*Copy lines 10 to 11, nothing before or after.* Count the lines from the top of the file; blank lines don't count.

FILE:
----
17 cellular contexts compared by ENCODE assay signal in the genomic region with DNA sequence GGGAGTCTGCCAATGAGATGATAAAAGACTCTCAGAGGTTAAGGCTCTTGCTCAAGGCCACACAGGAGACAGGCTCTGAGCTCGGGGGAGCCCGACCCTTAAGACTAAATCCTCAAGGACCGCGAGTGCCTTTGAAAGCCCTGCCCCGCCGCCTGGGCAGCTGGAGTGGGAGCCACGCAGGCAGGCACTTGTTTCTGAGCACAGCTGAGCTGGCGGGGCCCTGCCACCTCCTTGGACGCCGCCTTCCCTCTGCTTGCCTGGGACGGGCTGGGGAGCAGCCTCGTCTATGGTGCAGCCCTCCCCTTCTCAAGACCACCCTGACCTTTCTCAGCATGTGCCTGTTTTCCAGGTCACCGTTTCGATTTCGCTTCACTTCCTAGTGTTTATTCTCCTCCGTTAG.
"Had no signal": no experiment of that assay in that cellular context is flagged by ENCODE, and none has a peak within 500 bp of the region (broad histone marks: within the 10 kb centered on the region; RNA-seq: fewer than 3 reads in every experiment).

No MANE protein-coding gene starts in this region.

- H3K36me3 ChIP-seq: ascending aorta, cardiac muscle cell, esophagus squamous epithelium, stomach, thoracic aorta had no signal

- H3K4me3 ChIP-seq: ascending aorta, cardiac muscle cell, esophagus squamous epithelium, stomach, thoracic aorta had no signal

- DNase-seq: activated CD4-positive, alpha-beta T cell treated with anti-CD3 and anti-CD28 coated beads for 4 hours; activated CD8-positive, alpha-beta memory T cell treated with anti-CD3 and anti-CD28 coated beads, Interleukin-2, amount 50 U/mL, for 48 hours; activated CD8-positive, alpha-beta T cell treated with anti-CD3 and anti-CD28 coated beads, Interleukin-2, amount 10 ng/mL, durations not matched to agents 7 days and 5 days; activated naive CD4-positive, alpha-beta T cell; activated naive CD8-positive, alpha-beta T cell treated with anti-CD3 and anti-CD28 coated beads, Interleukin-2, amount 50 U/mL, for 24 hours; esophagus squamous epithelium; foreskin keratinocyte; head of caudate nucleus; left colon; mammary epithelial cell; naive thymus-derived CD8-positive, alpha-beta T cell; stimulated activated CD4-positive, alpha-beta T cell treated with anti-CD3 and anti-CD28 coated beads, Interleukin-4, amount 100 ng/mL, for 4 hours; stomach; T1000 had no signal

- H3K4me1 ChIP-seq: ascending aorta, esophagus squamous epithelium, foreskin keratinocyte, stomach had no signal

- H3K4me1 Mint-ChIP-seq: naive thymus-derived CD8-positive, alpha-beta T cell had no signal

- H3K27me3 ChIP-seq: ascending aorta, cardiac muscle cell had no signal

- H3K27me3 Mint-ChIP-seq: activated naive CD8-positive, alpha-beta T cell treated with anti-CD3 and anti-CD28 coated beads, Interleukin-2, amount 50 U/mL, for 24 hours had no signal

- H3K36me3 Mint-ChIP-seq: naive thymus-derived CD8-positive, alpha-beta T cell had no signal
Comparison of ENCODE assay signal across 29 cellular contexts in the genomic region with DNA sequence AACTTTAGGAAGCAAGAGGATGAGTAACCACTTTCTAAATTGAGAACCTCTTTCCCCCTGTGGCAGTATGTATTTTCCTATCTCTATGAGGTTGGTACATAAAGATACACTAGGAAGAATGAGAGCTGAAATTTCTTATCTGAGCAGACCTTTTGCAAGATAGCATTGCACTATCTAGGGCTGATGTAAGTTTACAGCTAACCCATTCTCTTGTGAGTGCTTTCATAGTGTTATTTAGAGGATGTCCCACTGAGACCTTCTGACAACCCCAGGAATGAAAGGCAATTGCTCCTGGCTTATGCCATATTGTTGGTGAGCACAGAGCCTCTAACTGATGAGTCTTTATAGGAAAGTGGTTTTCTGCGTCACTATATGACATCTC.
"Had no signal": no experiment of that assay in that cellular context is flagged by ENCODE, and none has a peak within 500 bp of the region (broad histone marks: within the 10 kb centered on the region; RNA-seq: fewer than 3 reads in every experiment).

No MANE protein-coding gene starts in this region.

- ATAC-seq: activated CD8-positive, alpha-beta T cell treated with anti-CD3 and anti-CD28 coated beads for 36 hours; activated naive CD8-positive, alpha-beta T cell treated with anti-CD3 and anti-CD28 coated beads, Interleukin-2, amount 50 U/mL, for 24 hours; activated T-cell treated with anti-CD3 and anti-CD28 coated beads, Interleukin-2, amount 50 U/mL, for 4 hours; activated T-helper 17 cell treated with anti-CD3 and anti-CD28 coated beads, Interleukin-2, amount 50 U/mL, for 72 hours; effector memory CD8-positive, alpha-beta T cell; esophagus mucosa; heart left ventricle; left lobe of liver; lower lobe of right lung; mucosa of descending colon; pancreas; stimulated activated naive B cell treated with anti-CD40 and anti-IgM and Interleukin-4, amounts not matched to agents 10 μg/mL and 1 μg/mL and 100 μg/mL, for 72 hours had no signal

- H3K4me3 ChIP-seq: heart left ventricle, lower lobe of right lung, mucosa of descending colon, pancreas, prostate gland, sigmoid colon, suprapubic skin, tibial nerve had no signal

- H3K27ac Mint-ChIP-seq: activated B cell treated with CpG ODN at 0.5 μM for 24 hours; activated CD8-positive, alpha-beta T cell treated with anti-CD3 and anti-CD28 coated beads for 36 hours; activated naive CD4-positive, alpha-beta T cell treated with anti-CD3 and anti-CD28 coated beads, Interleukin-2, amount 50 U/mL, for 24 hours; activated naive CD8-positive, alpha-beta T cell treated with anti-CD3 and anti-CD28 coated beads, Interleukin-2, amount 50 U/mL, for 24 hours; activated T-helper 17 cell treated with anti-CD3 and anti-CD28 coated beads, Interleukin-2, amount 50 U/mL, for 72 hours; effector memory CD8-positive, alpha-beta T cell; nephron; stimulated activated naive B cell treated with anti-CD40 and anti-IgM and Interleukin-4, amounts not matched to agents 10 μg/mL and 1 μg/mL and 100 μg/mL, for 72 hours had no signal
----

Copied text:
- H3K27me3 Mint-ChIP-seq: activated naive CD8-positive, alpha-beta T cell treated with anti-CD3 and anti-CD28 coated beads, Interleukin-2, amount 50 U/mL, for 24 hours had no signal

- H3K36me3 Mint-ChIP-seq: naive thymus-derived CD8-positive, alpha-beta T cell had no signal